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Esprit shares plunge as firm admits it lost its soul

Casual clothing maker's stocks make their biggest slide in 13 years after the company reported a 98% fall in profits

A man walks past an Esprit store in Hong Kong's central financial district
Image Credit: Reuters
A man walks past an Esprit store in Hong Kong's central financial district on September 15, 2011.
Gulf News

London: Esprit Holdings plunged the most in more than 13 years after the clothing retailer said its brand had "lost its soul". It has slumped about 33 per cent since Hong Kong's biggest listed clothing chain yesterday reported a 98 per cent drop in annual profit.

"We're paying the price now" for having focused on short-term gains, CEO Ronald Van der Vis said in an interview.

"We had lost sight of the customer. We started to neglect the brand."

The casual clothing maker's revenue fell for the third year in a row in Eur-ope, where it made 79 per cent of sales. Esprit will accelerate expansion in China, revive earnings growth in other main markets including Germany and France, where it's shutting stores, and sell its unprofitable North American operations, Van der Vis said.

"Esprit's products are no longer trendy and fashionable," Gabriel Chan, an analyst at Credit Suisse in Hong Kong, who cut Esprit from "neutral" to "underperform," said in an interview. "What Esprit really needs to do is to improve products and adjust its price points."

Net income dropped to HK$79 million (Dh36.7 million) in the year through June from HK$4.23 billion in the previous period, the third consecutive annual decline. Profit excluding exceptional items fell 30 per cent to HK$2.35 billion.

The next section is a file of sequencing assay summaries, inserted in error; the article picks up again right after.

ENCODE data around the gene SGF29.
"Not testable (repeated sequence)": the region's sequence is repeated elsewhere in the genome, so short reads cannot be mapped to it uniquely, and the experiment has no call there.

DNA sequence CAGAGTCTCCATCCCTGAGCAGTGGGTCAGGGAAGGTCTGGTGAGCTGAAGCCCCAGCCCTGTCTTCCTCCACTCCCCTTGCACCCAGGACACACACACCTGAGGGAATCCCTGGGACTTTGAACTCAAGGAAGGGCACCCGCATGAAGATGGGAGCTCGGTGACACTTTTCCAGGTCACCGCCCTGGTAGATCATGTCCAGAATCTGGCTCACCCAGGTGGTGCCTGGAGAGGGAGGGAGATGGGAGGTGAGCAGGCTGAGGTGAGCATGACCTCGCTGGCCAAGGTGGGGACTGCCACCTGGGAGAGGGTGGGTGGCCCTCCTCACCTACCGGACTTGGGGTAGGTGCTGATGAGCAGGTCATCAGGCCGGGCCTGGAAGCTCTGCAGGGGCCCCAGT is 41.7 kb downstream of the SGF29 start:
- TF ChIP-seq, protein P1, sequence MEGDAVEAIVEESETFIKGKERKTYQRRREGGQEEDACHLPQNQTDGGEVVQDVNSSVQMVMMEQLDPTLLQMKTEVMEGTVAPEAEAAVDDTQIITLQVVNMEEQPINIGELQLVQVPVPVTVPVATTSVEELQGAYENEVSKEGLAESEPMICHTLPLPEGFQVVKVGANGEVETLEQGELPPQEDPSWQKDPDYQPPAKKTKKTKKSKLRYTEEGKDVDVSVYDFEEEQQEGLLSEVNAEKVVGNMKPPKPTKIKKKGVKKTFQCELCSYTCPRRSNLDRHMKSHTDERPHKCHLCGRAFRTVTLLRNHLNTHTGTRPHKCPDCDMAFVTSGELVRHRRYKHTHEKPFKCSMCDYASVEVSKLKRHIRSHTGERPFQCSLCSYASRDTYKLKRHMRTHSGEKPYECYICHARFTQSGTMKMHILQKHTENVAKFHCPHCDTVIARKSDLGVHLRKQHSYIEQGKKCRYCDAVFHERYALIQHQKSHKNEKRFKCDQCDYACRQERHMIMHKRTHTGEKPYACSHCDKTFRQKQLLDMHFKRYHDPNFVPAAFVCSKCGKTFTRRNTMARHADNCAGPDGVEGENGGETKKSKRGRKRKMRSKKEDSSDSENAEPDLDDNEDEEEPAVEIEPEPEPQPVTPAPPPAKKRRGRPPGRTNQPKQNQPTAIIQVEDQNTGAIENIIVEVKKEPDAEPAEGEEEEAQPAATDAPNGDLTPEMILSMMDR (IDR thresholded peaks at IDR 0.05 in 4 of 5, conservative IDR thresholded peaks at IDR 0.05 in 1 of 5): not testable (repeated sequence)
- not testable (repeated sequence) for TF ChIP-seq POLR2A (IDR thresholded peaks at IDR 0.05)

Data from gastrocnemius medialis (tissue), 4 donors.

"The recovery pace was slower than expected, especially in Europe, as consumer spending and sentiment was negatively impacted by rising inflation and austerity measures," the Hong Kong-based company said in its earnings statement.

Esprit said it plans to close 80 outlets, including 24 in Germany and 12 in France.

"The brand has gradually lost its soul over the past few years," Esprit said in its filing. "The heritage of the brand has been neglected and the company lost its customer focus."

Esprit is facing increased competition from Inditex SA's Zara and Hennes & Mauritz AB's H&M. Inditex's fiscal first-quarter net income rose 10 per cent to €332 million (Dh1.66 billion), beating analysts' estimates, as it added new stores. Hennes & Mauritz said August sales were better than analysts anticipated.


"The market is worried about Esprit's profitability in the next two years," Hayman Chiu, an analyst with Cinda International Holding in Hong Kong said in a phone interview. "The divestment of North American business may not help much."

The clothing chain forecast an operating profit margin of 1 per cent to 2 per cent for the year ending June 2012. That "implies close to zero net profit for 2012 and greatly reduces the potential for a reasonable dividend yield," said Aaron Fischer and Mariana Kou, analysts for CLSA Asia-Pacific Markets who recommend selling the stock.

Strategy: Spending plans

Esprit, which hired the brand director and creative director of Hennes & Mauritz AB's H&M to rejuvenate its fashions, plans to spend HK$6.8 billion (Dh3.2 billion) on branding over the next four years. It will focus its efforts in Germany, France, Belgium, the Netherlands and China, according to a company presentation.

Ronald Van der Vis is setting up a team of designers in Paris to be "closer to the pulse of fashion" and said he also wants a design team in China. Esprit plans to spend HK$6.8 billion on branding over the next four years, focusing its efforts in Germany, France, Belgium, the Netherlands and China.